Open Access

Laminin-5 is a biomarker of invasiveness in cervical adenocarcinoma

  • Johji Imura1Email author,
  • Yoshiaki Uchida2,
  • Kazuhiro Nomoto1,
  • Kazuhito Ichikawa3,
  • Shigeki Tomita3,
  • Tatsuo Iijima2 and
  • Takahiro Fujimori3
Diagnostic Pathology20127:105

DOI: 10.1186/1746-1596-7-105

Received: 7 August 2011

Accepted: 5 February 2012

Published: 17 August 2012



Glandular lesions are often problematic for diagnostic cervical pathology. The survival of patients with adenocarcinoma is significantly poorer than that of patient with squamous cell carcinoma. One reason for this increased risk is the aggressive invasiveness of adenocarcinoma. Therefore additional biomarkers, to supplement morphological diagnosis of adenocarcinoma, are necessary. We have assessed the diagnostic utility of Laminin-5 (Laminin γ2 chain): Lam-5 in the diagnosis of the invasiveness of cervical adenocarcinoma and related glandular lesions.


Lam-5 immunohistochemistry was performed on archival specimens from 8 patients with uterine leiomyoma as a negative control group, 6 patients with endocervical gland hyperplasia, 6 patients with adenocarcinoma in situ, 6 patients with microinvasive adenocarcinoma and 24 patients with invasive adenocarcinoma.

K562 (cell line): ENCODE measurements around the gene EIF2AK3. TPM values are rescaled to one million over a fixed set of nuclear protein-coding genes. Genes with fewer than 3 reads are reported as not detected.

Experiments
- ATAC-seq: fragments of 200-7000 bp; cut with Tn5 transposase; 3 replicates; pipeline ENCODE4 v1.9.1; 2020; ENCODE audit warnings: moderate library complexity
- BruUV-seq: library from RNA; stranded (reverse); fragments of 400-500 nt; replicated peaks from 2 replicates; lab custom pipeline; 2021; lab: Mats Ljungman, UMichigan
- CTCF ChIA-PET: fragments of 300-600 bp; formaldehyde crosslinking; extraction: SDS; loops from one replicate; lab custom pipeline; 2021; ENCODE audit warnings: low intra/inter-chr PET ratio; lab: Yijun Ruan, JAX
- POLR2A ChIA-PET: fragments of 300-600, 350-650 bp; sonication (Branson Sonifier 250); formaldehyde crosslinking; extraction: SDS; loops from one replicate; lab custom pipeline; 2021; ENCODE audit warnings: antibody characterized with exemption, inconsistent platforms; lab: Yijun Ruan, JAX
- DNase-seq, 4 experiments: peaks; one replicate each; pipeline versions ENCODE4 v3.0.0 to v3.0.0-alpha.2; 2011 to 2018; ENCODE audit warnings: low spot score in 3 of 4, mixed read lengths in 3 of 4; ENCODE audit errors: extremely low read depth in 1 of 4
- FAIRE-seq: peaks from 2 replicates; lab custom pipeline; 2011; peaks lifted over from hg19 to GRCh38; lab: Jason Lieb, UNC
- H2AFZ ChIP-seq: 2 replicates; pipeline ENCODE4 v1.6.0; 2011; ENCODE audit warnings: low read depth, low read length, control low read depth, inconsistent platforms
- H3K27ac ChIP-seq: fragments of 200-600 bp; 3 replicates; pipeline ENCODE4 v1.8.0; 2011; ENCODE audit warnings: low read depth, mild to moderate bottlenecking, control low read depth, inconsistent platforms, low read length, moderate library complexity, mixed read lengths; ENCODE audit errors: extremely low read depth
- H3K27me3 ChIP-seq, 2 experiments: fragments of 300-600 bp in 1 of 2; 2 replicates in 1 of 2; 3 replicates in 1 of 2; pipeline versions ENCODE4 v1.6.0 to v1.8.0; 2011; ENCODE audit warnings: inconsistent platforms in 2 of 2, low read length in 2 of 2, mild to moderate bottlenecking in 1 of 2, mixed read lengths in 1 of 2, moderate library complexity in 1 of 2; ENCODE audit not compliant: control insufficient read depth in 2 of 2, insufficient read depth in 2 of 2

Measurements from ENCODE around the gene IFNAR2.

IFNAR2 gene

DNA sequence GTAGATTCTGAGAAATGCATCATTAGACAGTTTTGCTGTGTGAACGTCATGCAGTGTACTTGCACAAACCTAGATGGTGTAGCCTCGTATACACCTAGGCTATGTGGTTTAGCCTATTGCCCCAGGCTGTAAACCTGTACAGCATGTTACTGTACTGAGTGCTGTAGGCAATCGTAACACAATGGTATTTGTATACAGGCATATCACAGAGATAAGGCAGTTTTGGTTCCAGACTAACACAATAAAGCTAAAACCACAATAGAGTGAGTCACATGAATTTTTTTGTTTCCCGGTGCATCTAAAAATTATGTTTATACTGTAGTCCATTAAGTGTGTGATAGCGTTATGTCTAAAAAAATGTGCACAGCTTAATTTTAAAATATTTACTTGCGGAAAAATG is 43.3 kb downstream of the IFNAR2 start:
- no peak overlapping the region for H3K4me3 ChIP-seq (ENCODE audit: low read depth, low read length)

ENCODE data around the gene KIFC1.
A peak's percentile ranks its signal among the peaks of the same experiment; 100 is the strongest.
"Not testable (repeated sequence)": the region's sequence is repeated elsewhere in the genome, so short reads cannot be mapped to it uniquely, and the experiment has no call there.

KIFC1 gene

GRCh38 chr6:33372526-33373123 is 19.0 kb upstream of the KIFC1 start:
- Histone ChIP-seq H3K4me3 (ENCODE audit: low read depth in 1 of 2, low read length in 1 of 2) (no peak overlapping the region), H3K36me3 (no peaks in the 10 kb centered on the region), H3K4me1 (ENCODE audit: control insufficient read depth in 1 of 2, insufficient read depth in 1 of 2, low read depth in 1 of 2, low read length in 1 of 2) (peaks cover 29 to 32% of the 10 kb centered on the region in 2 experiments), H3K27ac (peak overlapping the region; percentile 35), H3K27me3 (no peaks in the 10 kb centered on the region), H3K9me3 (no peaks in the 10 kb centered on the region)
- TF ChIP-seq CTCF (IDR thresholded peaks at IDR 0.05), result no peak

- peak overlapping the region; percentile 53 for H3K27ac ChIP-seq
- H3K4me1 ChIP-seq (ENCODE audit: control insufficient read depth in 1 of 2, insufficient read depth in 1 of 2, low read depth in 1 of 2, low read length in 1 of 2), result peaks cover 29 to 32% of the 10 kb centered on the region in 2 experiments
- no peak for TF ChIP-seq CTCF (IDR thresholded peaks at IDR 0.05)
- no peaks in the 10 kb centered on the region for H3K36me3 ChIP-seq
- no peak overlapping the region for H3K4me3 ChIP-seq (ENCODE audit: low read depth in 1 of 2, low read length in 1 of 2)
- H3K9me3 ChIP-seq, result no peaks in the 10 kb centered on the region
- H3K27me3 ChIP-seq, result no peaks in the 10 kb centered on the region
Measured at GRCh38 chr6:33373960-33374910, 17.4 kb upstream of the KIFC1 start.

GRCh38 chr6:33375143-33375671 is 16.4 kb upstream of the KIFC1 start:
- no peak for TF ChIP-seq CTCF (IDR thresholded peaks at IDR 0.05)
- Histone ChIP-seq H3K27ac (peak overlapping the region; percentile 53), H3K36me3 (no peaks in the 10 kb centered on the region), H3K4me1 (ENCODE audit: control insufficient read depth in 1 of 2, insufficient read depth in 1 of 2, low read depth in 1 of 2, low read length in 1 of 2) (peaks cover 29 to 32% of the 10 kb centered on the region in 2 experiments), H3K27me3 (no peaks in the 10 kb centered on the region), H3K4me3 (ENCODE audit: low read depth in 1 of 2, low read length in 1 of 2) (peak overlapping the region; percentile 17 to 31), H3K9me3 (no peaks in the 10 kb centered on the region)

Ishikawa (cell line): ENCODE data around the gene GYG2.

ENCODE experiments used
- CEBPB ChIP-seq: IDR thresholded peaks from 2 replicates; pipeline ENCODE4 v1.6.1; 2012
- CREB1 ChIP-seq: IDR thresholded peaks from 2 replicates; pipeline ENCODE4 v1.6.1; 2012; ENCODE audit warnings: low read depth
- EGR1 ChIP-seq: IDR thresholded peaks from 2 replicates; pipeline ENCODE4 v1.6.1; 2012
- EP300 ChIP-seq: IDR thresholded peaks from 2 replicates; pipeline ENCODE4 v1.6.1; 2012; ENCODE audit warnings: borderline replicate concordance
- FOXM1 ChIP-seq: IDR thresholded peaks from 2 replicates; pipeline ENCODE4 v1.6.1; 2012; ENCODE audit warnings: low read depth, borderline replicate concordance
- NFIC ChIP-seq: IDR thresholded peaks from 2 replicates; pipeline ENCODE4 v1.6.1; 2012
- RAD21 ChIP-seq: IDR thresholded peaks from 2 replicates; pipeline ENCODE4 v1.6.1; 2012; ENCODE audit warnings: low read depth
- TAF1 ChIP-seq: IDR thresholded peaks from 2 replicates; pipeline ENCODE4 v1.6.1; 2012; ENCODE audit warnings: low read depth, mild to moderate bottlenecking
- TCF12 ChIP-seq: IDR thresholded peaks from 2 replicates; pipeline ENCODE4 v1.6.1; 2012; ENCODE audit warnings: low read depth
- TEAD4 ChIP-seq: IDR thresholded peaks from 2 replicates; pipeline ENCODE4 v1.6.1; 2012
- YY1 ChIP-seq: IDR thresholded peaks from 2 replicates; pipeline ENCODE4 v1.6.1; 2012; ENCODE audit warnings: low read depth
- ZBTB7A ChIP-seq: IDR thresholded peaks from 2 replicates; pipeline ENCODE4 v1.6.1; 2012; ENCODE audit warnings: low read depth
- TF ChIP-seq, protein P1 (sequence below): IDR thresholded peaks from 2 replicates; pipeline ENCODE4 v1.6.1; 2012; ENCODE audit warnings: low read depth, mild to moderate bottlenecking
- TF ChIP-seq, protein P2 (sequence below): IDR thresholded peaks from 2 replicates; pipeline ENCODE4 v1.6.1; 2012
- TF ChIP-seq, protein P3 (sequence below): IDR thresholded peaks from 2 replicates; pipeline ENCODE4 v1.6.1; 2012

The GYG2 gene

The expression of Lam-5 was not detected in normal mucosa, but was seen along the basement membrane in endocervical gland hyperplasia and adenocarcinoma in situ and was observed in the cytoplasm of tumor cells in microinvasive and invasive adenocarcinoma.


We conclude that Lam-5 is a useful biomarker in the evaluation of invasiveness in cervical adenocarcinoma.

Virtual slides

The virtual slides for this article can be found here:


Cervical adenocarcinoma Invasiveness Laminin-5 Immunohistochemical analysis